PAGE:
An annual pay dispute which has been a common occurrence among Sri Lankan cricketers and their masters in recent years ended in yet another stalemate behind closed doors and as usual the local media was blamed and made a convenient scapegoat over charges of misreporting the revolt.
It marked a culmination where Sri Lankan cricketers, no longer the patriotic boys of international cricket or its poor cousins, decided to stake their claims as professionals in an establishment tainted with corruption and nepotism.
But neither the cricketer nor the administrator will be able to hide the fact that playing for money has now been encouraged more than ever with incentives and bonuses offered for individual wins and performances.
Former player and World Cup champion captain Arjuna Ranatunga, a lone but influential public voice against contentious issues in cricket, slammed officials for what he contends is a mix-up in priorities not realizing their slip was showing.
“Offering money to win a match, that’s highly inappropriate,” blurted Ranatunga. “This means that winning is about money and not the country.”
His outrage comes in the aftermath of Sri Lanka Cricket (SLC), the sport’s governing body, cutting down on the regular or annual contract payments for players but offering the team big rewards for winning matches.
Sri Lankan cricketers prefer to keep their earnings under wraps for fear of losing their adored status among followers in the country who see them as role models and heroes for a land that has very little to boast of to the outside world.
But after it was reported that players had demanded ten per cent of the income that SLC gets from the International Cricket Council (ICC) for pitting them in global tournaments, they could have a hard time coming to grips with hardcore patriots like Ranatunga who see them as undermining their own jealously-guarded images.
“You win a World Cup or Asia Cup, you receive incentives (money) and that’s understandable. But when you appear in an international event, you are doing that as ambassadors for your country and not to demand appearance fees,” said Ranatunga.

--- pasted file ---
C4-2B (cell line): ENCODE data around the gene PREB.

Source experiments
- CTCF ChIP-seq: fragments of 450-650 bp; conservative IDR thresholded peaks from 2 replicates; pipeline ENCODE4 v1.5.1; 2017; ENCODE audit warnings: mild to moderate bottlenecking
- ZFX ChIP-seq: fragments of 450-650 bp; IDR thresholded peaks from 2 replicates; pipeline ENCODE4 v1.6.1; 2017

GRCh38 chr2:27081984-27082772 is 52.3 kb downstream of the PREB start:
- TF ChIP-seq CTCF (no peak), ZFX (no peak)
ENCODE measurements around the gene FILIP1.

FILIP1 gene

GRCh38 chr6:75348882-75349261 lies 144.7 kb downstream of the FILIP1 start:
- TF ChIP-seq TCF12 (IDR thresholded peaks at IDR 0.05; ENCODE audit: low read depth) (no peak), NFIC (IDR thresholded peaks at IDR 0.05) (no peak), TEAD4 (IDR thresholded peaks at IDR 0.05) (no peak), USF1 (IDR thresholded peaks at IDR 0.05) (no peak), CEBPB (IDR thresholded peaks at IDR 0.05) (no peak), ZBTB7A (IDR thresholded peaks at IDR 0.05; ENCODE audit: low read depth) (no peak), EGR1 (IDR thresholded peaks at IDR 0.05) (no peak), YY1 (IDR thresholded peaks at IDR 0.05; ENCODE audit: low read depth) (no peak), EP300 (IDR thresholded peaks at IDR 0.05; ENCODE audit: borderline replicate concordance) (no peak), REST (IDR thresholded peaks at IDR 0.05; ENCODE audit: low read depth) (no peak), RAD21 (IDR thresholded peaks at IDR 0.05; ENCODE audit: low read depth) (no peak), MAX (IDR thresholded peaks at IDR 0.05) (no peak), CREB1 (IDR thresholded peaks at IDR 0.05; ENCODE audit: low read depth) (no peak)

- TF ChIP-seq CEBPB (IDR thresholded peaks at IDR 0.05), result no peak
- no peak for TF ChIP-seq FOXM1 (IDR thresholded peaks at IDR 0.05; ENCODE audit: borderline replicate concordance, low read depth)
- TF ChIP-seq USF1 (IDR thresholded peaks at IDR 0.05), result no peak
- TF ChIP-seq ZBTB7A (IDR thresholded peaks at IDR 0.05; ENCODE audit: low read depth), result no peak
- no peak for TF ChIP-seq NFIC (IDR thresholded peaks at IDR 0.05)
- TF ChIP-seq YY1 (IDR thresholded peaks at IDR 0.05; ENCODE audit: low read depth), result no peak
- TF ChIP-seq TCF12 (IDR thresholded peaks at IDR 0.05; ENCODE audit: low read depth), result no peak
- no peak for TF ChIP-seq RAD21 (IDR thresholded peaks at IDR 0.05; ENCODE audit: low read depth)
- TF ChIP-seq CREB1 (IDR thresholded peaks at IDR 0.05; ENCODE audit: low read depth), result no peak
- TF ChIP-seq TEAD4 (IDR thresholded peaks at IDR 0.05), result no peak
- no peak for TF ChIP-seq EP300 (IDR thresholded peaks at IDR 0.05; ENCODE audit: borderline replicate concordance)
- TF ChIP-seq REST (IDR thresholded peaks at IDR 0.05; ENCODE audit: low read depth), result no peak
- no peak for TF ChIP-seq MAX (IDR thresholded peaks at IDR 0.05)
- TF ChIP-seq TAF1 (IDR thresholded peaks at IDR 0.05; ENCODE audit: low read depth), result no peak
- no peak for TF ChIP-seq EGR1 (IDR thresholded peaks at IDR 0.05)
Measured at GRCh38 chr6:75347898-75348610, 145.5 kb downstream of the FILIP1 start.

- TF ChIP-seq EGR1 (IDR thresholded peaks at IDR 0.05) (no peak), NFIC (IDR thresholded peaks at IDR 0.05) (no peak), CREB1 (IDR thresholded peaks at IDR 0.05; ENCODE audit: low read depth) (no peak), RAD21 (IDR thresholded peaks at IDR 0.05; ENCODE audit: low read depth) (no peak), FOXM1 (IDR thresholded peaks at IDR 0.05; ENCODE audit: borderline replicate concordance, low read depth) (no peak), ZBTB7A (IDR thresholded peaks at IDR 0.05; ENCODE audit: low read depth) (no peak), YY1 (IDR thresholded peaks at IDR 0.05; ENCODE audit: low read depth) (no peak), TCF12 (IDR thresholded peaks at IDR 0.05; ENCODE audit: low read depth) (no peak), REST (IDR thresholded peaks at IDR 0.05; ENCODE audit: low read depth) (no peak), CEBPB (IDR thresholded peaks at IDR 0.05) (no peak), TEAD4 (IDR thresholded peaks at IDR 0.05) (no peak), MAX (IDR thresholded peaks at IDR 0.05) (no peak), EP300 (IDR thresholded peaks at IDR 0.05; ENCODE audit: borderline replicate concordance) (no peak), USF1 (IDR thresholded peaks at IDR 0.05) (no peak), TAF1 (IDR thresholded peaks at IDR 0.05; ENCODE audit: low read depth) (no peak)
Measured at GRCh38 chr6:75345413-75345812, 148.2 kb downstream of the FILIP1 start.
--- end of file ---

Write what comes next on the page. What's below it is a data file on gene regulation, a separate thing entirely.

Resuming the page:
From March 1, 2015 to April 30 this year, Sri Lanka Cricket paid out as much as Rs.695 million to 16 players, meaning the highest-ranked cricketer had a whopping Rs.95 million, the second level player Rs.65 million and the lowest category from Rs. 46 to Rs 7 million.
Ranatunga said it was a paradox that players have to imply that they sacrifice so much including family life to represent the country and then demand more by way of financial incomes.
Interestingly, Sri Lankan players are the most pampered among sportsmen in the country and at one stage received 25 per cent of the income paid by the ICC to Sri Lanka Cricket for merely appearing in global events until 2014 when it was chopped down to 10 per cent.
Although the players revolted last week, they eventually signed their contracts with very little or no negotiating clout against a powerful protagonist in Thilanga Sumathipala who heads the current SLC administration.
But Ranatunga still has more reason not to see eye to eye with Sumathipala whom he brands as a “businessmen running cricket” who has abolished the appearance fee but yet encourages the players to bat and bowl for money as individuals in the name of Sri Lanka.
“I too played for my country but I never had an issue like it is today. This is not the right attitude,” said Ranatunga.